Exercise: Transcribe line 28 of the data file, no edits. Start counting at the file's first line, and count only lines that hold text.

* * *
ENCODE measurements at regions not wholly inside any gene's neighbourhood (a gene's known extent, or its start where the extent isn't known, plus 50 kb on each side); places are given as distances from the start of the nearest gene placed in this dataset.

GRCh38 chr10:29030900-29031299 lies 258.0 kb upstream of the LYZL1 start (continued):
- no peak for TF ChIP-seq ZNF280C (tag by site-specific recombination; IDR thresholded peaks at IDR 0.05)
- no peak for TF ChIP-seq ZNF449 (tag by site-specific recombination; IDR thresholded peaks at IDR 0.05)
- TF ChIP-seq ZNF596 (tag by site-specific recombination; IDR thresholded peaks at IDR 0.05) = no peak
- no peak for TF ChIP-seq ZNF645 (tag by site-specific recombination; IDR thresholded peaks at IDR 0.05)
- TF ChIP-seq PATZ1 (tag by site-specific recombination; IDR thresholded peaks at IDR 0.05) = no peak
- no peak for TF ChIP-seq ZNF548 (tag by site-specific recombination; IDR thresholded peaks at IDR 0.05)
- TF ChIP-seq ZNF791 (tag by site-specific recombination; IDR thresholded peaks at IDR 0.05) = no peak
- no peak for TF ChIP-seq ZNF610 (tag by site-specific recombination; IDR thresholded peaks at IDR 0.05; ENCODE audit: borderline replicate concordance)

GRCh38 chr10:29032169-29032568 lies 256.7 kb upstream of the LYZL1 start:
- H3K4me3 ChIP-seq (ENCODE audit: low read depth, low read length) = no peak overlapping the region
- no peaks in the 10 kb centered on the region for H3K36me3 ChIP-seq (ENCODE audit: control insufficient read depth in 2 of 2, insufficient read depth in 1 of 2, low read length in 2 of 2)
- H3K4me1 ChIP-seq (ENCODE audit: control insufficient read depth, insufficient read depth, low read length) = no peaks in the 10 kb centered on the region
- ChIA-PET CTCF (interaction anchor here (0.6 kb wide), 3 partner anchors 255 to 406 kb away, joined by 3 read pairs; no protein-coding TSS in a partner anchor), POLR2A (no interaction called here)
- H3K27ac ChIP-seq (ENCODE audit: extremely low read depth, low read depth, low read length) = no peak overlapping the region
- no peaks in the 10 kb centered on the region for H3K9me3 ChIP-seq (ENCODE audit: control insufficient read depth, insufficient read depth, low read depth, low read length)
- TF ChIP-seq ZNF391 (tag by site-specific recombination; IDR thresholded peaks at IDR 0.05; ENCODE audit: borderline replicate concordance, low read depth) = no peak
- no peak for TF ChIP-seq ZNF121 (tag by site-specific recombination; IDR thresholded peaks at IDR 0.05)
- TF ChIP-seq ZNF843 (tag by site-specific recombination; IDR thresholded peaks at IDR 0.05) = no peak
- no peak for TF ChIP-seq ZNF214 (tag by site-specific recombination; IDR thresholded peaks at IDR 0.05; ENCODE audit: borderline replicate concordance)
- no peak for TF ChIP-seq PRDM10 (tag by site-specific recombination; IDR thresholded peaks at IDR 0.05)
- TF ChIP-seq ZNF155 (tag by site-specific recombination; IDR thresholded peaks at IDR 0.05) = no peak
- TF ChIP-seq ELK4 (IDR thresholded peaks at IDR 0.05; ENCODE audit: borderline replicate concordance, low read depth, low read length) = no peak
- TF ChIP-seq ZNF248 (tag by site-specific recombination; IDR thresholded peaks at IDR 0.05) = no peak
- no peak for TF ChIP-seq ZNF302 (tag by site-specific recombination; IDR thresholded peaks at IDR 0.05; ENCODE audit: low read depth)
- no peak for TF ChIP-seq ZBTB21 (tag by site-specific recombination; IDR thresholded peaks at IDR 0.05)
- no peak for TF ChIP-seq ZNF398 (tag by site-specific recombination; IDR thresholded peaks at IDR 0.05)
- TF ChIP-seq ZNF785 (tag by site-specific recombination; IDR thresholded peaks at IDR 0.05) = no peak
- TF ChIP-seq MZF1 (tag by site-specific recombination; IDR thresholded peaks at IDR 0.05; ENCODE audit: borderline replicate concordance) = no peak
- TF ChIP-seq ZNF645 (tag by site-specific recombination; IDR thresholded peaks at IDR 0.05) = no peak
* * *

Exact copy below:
- no peak for TF ChIP-seq ZNF398 (tag by site-specific recombination; IDR thresholded peaks at IDR 0.05)